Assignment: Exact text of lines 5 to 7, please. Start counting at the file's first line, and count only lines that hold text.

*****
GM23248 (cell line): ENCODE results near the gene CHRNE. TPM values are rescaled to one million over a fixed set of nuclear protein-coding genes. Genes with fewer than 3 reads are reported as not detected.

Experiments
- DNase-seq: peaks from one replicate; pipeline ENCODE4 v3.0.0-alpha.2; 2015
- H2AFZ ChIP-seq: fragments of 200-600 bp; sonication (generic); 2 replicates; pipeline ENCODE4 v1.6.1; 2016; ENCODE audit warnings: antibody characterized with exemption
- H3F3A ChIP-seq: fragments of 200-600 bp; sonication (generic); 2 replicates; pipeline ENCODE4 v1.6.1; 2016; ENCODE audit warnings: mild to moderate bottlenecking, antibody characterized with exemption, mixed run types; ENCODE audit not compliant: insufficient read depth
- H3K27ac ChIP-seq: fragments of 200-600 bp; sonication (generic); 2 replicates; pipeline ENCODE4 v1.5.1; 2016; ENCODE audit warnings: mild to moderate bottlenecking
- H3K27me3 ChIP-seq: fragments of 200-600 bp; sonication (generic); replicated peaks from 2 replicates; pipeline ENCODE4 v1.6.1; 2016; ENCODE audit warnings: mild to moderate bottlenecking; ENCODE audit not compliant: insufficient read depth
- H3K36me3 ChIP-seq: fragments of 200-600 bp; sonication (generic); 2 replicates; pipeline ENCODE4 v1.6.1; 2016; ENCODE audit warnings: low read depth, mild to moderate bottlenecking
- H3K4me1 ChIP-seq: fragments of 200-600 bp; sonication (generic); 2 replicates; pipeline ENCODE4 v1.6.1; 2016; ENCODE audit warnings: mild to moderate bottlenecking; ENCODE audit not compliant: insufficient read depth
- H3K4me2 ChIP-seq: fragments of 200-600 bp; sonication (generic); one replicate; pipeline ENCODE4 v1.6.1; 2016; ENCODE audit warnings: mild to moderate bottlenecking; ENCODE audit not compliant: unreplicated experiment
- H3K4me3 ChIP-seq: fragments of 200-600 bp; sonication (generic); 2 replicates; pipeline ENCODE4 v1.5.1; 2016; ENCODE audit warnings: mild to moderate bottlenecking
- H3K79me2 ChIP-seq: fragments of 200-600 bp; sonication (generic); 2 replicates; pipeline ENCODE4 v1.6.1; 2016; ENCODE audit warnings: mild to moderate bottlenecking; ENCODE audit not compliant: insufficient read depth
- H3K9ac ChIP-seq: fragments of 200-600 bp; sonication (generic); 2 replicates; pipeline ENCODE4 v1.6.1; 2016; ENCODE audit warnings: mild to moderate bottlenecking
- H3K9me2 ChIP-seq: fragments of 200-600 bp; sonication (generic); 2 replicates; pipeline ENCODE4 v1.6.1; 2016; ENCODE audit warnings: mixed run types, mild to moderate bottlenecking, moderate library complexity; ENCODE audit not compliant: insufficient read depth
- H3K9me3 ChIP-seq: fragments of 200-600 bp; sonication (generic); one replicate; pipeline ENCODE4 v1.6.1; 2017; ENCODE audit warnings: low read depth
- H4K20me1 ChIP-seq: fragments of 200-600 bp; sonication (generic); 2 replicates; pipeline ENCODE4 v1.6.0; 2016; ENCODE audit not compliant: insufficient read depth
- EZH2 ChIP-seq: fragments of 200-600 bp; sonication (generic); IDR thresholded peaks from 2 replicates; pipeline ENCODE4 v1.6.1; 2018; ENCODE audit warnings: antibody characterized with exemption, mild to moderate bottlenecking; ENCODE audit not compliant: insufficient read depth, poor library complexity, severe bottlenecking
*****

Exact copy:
- H3F3A ChIP-seq: fragments of 200-600 bp; sonication (generic); 2 replicates; pipeline ENCODE4 v1.6.1; 2016; ENCODE audit warnings: mild to moderate bottlenecking, antibody characterized with exemption, mixed run types; ENCODE audit not compliant: insufficient read depth
- H3K27ac ChIP-seq: fragments of 200-600 bp; sonication (generic); 2 replicates; pipeline ENCODE4 v1.5.1; 2016; ENCODE audit warnings: mild to moderate bottlenecking
- H3K27me3 ChIP-seq: fragments of 200-600 bp; sonication (generic); replicated peaks from 2 replicates; pipeline ENCODE4 v1.6.1; 2016; ENCODE audit warnings: mild to moderate bottlenecking; ENCODE audit not compliant: insufficient read depth